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Mustard Seeds and Grains of Wheat

October 28, 2019

TUESDAY: Thirtieth Week in Ordinary Time

Rom.8:18-25/Ps.125/Lk.13:18-21

 

Mustard Seeds and Grains of Wheat

 

The parables of the mustard seed and the grain of wheat together symbolize humility, gallantry, servanthood, death, transformation, resurrection, life-giving and sacrifice – both epitomize the persona of Christ and his mission in the world. On the other hand, they embody the notion of Baptism, Confirmation, Holy Eucharist and the mission of Christians in the world.

 

The concepts of suffering servanthood and meekness are neatly interweaved in the minuteness of each respective seed transubstantiating their own existence, surrendering their whole being to become a life-giving agent to bring comfort and give life to others. The mustard seed and the grain of wheat are reminiscent of the whole life and mission of Christ in the world. He came into the world be a selfless servant (Matt.20:28) that we may have life more abundantly (Jn.10:10).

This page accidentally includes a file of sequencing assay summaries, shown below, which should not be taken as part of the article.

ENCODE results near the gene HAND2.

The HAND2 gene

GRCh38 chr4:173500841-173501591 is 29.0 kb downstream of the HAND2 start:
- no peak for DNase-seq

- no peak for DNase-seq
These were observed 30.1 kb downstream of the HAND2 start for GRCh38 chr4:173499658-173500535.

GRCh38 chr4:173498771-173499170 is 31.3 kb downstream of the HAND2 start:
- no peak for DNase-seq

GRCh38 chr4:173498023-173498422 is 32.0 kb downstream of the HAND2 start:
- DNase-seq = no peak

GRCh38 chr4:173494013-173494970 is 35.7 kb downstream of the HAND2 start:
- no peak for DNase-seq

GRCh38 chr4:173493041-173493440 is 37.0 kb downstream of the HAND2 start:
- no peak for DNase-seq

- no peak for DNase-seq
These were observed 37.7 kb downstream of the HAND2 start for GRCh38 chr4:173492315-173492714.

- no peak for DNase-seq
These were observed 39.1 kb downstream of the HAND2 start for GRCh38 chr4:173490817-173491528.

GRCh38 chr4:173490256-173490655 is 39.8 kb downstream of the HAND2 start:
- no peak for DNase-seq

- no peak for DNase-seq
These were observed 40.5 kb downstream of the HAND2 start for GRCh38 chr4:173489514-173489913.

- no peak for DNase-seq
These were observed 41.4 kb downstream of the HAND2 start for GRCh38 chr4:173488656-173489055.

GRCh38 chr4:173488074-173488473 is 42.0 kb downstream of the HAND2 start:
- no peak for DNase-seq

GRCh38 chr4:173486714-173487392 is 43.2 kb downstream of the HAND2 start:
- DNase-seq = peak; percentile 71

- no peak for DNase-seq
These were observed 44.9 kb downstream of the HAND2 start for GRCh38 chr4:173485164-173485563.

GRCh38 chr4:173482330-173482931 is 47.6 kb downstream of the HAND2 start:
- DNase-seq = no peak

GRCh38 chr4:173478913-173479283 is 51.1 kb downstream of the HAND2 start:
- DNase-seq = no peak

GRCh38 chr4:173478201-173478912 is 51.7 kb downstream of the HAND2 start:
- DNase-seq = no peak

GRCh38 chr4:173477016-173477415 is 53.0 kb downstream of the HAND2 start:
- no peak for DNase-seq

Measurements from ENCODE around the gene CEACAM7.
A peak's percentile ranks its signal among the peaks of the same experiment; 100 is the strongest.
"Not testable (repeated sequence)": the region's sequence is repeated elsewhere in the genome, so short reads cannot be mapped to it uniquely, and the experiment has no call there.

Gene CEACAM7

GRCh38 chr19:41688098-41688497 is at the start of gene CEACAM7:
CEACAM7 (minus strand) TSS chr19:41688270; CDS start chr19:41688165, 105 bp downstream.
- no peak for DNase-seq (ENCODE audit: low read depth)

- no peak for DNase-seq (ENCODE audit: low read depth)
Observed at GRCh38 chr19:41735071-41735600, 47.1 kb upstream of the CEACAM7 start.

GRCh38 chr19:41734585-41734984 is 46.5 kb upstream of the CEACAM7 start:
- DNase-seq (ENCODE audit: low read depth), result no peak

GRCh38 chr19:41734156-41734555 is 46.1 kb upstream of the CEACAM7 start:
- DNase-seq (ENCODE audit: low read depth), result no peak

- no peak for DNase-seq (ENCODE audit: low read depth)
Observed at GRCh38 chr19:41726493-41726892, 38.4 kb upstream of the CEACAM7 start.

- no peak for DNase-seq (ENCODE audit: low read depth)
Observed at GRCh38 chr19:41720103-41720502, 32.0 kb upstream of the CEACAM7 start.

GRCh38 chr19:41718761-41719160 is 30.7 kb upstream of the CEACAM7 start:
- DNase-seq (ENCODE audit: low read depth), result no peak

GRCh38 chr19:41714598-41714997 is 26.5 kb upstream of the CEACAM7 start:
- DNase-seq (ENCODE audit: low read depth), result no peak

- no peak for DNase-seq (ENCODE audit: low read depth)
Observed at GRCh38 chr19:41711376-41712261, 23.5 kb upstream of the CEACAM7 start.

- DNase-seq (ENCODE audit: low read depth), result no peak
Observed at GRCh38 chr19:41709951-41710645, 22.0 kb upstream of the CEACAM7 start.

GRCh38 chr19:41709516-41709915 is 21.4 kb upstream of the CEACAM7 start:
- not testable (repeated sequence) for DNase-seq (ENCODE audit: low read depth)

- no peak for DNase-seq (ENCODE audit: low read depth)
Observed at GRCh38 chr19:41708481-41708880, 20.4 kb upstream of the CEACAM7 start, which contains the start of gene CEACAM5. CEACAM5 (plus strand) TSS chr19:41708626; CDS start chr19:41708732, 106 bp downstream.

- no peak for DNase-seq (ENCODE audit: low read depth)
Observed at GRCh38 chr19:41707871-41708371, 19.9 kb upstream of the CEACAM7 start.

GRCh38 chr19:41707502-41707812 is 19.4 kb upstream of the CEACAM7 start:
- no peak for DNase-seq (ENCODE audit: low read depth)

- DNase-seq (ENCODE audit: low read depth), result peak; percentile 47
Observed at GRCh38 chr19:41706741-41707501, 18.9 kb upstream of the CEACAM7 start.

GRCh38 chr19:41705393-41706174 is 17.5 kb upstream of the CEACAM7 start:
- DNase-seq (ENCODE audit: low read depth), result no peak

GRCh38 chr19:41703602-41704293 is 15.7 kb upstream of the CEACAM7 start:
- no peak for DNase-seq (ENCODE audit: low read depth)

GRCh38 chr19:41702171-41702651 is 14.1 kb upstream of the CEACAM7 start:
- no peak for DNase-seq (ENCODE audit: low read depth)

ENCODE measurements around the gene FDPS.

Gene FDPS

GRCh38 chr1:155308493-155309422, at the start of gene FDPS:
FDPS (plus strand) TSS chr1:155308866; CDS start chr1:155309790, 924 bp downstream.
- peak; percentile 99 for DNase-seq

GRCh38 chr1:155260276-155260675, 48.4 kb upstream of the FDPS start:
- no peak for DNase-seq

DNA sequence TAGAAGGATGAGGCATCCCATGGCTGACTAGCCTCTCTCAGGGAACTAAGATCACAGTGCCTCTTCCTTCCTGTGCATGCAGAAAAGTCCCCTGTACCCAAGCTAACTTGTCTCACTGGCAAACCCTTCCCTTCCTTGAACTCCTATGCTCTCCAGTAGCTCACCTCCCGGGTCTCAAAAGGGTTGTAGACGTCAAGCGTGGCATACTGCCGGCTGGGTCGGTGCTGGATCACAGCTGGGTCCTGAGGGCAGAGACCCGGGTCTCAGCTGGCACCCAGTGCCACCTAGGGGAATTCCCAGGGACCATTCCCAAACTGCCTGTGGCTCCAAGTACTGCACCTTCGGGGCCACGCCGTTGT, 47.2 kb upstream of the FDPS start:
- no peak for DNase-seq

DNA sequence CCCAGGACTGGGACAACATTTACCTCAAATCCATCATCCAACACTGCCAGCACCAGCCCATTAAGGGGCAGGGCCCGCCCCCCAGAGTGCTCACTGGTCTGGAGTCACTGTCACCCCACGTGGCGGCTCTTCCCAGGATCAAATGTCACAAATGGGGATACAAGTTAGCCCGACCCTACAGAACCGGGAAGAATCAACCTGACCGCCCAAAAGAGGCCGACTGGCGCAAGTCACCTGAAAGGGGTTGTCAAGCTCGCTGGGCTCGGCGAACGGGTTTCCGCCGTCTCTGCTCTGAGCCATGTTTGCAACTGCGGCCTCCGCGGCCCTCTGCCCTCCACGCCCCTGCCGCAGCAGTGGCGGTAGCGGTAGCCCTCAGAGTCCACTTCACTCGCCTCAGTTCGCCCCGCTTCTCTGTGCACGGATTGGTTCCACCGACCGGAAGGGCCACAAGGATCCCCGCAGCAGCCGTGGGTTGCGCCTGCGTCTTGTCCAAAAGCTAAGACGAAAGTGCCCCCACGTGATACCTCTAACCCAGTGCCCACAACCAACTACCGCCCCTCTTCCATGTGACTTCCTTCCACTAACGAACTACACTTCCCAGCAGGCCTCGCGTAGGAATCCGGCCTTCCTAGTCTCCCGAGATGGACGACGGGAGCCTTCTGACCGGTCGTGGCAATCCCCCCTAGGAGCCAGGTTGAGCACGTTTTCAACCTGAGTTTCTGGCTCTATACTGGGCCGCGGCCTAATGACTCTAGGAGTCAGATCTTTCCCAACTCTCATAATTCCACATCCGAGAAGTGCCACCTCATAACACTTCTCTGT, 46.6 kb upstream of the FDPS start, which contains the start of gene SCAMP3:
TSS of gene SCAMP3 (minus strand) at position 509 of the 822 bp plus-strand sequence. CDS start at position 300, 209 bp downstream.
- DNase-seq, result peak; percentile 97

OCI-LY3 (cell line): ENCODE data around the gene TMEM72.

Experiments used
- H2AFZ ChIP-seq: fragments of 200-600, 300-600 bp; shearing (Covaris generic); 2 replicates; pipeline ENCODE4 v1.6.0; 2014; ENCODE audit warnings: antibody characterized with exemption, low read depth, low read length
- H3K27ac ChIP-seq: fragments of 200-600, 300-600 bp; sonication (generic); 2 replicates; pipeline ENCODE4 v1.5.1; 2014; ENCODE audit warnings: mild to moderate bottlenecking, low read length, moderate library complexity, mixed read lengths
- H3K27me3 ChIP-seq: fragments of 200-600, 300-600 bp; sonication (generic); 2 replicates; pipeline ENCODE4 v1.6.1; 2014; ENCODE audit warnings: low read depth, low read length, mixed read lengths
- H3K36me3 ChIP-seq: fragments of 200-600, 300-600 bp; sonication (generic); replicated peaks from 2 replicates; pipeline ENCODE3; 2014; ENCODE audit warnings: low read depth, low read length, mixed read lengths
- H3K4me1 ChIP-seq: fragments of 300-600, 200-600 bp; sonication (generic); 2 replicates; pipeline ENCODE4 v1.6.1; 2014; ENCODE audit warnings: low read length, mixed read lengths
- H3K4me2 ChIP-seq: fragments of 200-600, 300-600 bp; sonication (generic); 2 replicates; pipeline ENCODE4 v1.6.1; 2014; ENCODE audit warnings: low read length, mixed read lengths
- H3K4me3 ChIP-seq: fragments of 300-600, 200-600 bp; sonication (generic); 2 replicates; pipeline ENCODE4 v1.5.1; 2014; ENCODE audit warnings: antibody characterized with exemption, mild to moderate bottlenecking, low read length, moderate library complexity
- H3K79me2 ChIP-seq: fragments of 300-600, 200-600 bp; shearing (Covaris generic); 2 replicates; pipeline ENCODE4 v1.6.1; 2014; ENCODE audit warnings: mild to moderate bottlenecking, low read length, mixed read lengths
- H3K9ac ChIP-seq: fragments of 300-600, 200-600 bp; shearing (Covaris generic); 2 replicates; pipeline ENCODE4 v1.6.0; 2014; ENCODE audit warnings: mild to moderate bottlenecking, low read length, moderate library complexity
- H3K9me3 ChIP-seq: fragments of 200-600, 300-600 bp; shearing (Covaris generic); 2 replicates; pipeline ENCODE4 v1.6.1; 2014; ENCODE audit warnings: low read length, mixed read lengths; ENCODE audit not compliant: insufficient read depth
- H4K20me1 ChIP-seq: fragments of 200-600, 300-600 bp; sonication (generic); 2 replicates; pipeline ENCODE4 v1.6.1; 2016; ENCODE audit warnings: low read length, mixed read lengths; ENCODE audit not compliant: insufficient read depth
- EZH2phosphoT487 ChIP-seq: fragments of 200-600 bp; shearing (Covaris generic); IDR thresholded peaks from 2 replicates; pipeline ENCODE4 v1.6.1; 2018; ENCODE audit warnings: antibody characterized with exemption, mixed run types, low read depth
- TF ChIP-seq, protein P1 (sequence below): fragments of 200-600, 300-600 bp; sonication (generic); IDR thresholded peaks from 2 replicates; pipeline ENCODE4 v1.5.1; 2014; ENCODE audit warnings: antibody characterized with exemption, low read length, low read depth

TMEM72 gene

Seeds by themselves lack beauty and majesty. However, their real beauty, majesty and abundant potential are revealed when they died to themselves to become servants of the gods and of humanity. The Prophet said the same about Christ as the suffering servant of God (Is.52:13-53:12). The same applies to the grain of yeast, a metaphor for the kingdom. It adds buoyancy, resilience, optimism and enthusiasm to life. This is precisely the mission of Christ and the Church in the world. Christ came that we might have life and have it abundantly. The Church exists to offer eternal life to all nations in the name of Christ (Matt.28:18-20). 

 

St. Paul in Romans 8:18-25 writing on the destiny of our glory applies the same notion of suffering servants to describe our pilgrimage and stewardship on earth as members of the Mystical Body of Christ. He puts it all in the context of redemptive suffering and encourages us to be mustard seeds and grains of yeast. In other words, bear our suffering and offer up our lives as living sacrifices to God for the redemption of the world (Rom.12:1-2). There can be no suffering where there is no groaning and no mourning. However, if we endure it for the sake of the kingdom and the glory of God our resilience will pay off in the end. We will become like stately mustard trees in the kingdom and like Christ become Eucharist for others.

 

O God, I worship and glorify you for your namesake.

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